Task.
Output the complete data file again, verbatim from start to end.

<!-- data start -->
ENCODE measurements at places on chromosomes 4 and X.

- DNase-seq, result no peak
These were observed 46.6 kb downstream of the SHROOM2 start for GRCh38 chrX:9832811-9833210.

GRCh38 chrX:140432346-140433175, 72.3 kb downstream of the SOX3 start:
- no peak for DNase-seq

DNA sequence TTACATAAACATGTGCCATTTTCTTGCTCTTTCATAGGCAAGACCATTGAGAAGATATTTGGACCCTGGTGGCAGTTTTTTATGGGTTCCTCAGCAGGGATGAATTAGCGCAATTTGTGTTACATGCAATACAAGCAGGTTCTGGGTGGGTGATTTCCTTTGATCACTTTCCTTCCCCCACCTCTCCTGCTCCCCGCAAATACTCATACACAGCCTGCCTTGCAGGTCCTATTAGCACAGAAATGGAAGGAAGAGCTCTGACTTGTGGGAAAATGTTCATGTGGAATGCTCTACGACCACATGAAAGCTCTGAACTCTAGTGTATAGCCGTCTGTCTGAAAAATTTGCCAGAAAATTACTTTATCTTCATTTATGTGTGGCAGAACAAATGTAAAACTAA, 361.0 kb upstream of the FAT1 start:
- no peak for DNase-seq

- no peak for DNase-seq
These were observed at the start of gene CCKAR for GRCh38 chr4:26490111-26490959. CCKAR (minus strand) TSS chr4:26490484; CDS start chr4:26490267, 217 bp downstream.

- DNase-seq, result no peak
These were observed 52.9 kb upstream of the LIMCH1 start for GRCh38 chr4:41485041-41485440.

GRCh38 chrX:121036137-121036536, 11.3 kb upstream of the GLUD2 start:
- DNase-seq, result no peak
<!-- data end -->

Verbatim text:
ENCODE measurements at places on chromosomes 4 and X.

- DNase-seq, result no peak
These were observed 46.6 kb downstream of the SHROOM2 start for GRCh38 chrX:9832811-9833210.

GRCh38 chrX:140432346-140433175, 72.3 kb downstream of the SOX3 start:
- no peak for DNase-seq

DNA sequence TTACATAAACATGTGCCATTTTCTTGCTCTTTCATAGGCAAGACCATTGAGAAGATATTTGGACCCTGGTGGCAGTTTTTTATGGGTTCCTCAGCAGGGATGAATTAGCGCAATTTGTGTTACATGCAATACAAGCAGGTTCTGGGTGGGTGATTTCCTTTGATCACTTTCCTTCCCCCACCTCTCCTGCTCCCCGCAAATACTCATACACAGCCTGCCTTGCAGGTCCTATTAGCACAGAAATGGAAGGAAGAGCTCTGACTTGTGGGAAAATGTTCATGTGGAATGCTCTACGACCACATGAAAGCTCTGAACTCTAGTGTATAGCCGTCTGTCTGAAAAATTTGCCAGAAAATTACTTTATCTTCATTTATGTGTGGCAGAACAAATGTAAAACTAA, 361.0 kb upstream of the FAT1 start:
- no peak for DNase-seq

- no peak for DNase-seq
These were observed at the start of gene CCKAR for GRCh38 chr4:26490111-26490959. CCKAR (minus strand) TSS chr4:26490484; CDS start chr4:26490267, 217 bp downstream.

- DNase-seq, result no peak
These were observed 52.9 kb upstream of the LIMCH1 start for GRCh38 chr4:41485041-41485440.

GRCh38 chrX:121036137-121036536, 11.3 kb upstream of the GLUD2 start:
- DNase-seq, result no peak